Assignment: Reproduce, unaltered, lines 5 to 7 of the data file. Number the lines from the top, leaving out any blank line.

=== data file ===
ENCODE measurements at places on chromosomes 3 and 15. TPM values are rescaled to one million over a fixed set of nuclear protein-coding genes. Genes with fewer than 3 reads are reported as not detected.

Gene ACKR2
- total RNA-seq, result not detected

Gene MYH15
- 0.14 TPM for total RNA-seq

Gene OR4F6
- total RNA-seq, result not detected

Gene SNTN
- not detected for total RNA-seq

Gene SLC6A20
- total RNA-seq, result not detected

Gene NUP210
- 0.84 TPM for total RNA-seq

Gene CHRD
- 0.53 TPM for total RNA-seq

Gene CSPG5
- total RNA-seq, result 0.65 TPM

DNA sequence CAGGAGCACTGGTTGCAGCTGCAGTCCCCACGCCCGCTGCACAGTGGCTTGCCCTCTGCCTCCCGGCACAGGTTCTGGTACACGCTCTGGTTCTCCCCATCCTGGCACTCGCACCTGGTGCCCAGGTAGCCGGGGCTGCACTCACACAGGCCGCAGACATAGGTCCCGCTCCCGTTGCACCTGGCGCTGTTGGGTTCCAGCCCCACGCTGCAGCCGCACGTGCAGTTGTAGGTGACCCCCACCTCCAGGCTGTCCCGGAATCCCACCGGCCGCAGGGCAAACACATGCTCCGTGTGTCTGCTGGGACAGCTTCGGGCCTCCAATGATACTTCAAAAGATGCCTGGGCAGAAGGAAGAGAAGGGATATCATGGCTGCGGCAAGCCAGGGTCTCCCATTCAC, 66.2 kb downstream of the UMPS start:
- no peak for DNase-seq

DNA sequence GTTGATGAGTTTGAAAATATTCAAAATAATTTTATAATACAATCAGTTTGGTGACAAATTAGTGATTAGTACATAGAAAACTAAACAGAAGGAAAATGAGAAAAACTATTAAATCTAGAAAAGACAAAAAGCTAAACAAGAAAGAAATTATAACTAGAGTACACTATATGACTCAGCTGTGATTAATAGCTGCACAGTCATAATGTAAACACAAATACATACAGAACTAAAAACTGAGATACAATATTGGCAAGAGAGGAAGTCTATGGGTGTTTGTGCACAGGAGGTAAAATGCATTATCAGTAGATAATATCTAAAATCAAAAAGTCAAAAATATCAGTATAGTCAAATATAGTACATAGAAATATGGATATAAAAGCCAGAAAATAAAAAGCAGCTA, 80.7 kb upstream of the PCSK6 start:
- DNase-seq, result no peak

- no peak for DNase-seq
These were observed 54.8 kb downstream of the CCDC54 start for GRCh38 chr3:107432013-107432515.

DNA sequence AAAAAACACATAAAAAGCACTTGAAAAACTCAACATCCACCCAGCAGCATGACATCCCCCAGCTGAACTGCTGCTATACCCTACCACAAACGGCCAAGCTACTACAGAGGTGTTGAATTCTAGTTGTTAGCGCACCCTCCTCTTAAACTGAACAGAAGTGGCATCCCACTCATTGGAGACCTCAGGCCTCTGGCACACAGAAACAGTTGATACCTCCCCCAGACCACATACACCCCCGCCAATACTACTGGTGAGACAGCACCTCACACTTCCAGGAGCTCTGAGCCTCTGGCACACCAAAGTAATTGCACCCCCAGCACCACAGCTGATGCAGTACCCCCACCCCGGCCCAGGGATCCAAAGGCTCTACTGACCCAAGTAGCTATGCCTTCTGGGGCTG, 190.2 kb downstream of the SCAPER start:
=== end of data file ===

- 0.14 TPM for total RNA-seq

Gene OR4F6
- total RNA-seq, result not detected